In The Start-Up Nation, A Growing Trend of Corporate Giving
Copyright © Flash90
When the Israeli mobile maps start-up Waze accepted a buyout from Google for more than $1 billion in June, each of the company’s 100 employees walked away with an average of $1.2 million from the sale.
An even bigger check, though, went to Baruch Lipner, a Canadian Israeli who hasn’t worked in the high-tech or finance industries for a decade. The acquisition put $1.5 million on his desk.
A veteran of the venture capital world, Lipner is now the sole employee of Tmura, a nonprofit that pushes Israeli start-ups to donate stock options to charity. If any of the donating start-ups merges, goes public or is bought, Tmura cashes in the options and distributes the money to Israeli youth and educational charities. If the start-up fails, Tmura carries none of the risk.
Israeli corporate philanthropy experienced a nearly sevenfold jump between 1998 and 2008 — from 89 million shekels, or about $25 million, to 600 million shekels, or about $172 million — according to Hebrew University’s Center for the Study of Philanthropy. More recent data isn’t available, but observers say the upward trend has continued.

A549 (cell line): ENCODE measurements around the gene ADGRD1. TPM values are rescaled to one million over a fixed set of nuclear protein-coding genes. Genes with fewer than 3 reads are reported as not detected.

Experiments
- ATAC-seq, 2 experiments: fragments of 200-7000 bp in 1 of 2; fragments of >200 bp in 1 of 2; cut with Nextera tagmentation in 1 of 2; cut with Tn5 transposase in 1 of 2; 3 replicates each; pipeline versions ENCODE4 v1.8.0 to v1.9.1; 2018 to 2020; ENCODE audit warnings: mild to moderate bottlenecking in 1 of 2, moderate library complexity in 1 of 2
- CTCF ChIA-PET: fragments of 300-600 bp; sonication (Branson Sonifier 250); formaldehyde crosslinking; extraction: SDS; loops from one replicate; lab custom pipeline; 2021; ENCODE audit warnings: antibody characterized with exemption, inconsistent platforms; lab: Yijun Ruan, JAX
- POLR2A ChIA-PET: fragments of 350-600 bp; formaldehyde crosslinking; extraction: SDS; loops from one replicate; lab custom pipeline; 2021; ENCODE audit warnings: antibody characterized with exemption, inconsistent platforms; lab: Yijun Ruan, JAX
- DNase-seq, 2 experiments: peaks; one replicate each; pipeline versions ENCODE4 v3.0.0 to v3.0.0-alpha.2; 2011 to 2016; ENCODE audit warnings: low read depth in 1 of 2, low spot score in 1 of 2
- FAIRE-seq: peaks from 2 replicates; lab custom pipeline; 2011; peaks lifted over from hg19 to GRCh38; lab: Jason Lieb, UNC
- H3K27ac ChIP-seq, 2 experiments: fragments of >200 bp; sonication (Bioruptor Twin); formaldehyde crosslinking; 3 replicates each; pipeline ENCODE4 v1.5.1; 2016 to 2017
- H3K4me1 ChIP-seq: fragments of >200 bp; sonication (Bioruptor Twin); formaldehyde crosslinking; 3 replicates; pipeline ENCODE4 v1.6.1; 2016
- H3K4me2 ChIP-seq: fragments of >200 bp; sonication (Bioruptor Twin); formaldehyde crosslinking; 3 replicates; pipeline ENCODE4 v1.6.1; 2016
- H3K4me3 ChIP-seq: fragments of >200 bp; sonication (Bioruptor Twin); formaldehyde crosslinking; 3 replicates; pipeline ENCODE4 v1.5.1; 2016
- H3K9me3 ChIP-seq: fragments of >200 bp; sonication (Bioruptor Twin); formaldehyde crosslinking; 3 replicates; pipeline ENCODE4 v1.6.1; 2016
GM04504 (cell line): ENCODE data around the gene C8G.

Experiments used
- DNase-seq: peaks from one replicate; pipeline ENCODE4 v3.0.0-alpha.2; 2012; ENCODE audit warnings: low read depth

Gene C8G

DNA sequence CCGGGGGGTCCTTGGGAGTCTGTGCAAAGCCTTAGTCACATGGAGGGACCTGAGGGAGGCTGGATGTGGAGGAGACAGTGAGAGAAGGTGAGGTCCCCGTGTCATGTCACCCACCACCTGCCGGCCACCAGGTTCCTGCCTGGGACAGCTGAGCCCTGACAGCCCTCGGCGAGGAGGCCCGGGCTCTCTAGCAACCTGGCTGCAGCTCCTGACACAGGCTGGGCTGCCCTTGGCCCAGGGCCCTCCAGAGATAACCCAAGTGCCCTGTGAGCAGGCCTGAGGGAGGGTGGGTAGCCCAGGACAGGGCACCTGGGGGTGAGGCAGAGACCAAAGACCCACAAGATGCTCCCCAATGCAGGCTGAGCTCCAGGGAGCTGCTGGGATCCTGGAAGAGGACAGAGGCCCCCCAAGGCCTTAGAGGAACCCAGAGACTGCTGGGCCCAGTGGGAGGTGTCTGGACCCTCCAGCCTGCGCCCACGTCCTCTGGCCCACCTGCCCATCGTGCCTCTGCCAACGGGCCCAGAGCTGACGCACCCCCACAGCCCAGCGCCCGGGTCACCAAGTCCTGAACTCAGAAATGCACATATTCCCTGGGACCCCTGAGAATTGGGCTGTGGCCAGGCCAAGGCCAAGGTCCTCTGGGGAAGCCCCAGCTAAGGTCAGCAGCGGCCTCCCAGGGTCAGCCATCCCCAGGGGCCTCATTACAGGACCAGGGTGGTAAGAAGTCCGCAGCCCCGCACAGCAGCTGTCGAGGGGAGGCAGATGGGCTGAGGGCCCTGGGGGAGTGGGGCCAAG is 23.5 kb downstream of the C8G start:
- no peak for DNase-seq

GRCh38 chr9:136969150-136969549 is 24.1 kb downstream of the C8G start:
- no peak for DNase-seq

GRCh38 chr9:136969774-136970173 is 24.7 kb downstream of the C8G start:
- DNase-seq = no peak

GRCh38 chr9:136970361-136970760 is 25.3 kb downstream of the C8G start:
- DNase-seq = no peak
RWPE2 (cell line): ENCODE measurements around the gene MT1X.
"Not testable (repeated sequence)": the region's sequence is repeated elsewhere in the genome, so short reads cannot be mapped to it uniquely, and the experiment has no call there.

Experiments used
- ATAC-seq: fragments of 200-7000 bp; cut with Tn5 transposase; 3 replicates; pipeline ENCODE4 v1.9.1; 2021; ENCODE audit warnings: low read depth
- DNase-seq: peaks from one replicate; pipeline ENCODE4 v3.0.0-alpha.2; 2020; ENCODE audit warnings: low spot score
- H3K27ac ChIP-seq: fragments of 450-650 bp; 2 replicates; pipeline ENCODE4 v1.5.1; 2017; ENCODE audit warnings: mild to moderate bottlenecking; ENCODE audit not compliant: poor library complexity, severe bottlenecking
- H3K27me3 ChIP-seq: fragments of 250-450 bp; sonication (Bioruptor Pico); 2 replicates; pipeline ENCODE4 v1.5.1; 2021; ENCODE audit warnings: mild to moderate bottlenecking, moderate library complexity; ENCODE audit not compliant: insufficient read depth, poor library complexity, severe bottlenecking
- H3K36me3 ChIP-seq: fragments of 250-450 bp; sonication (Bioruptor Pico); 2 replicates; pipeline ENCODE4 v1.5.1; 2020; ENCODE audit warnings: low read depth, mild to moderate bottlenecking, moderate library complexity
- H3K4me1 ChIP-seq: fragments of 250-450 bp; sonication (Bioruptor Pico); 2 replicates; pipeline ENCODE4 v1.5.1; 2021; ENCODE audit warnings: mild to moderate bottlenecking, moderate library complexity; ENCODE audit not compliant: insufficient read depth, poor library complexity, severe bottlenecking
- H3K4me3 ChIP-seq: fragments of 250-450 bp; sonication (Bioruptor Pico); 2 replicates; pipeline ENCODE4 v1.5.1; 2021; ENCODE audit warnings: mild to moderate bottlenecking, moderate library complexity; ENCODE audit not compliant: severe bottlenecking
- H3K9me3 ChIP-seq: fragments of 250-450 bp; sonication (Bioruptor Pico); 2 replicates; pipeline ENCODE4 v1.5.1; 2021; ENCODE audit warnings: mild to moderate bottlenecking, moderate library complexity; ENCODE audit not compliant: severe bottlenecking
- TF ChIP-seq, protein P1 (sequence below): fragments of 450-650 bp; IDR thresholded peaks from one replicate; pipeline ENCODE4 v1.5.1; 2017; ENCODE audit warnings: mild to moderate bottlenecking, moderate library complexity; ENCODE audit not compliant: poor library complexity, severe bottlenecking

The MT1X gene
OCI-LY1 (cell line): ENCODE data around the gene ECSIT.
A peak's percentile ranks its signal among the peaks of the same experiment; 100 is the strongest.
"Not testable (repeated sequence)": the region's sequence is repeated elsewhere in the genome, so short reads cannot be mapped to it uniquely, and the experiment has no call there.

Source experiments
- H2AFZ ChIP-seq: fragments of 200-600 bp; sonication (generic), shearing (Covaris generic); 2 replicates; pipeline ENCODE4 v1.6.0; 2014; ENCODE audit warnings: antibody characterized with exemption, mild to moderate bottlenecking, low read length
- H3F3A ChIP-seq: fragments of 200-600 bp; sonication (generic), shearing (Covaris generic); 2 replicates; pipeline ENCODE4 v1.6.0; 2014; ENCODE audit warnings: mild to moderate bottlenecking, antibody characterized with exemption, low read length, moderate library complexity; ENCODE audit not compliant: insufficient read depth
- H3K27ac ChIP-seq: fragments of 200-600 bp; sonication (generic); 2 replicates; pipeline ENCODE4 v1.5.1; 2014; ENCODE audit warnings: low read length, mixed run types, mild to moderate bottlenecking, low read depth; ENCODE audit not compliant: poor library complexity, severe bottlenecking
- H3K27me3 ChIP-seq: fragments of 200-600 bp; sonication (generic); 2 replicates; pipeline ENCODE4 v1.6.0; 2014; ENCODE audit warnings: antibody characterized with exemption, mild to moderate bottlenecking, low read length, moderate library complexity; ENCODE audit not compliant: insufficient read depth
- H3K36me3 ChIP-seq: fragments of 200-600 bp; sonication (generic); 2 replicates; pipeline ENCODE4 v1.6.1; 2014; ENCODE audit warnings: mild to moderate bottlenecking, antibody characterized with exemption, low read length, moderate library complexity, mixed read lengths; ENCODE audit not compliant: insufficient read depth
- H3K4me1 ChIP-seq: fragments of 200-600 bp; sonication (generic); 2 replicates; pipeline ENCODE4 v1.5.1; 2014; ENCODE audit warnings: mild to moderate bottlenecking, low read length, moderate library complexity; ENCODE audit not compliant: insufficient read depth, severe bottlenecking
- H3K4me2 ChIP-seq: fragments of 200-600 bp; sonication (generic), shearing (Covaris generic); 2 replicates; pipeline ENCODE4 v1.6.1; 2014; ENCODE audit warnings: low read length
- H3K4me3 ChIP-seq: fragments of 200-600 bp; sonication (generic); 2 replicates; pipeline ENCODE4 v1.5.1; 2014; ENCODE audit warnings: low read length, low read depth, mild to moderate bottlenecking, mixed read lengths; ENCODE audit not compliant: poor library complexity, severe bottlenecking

Good Vision CEO Ivri Verbin says corporate social responsibility goes beyond writing a check. He notes that most Israeli companies urge their employees to make in-kind donations by doing pro-bono work or volunteering with nonprofits — a reflection of what some say is an Israeli reluctance to donate in cash.
Many Israelis feel burdened by high taxes, Verbin says, but they’re happy to lend a hand.
“It’s not enough to give money,” he said. “It’s much more important to be honest, to be responsible. In Israel it’s easy because even the CEOs like their employees to volunteer.”
Good Vision aims to pair its client companies with charities that could benefit from their services. The leading Israeli insulin manufacturer Novo Nordisk, for example, joined with the Israeli Cycling Federation to fund a bicycle program for Israeli youth because cycling helps prevent diabetes.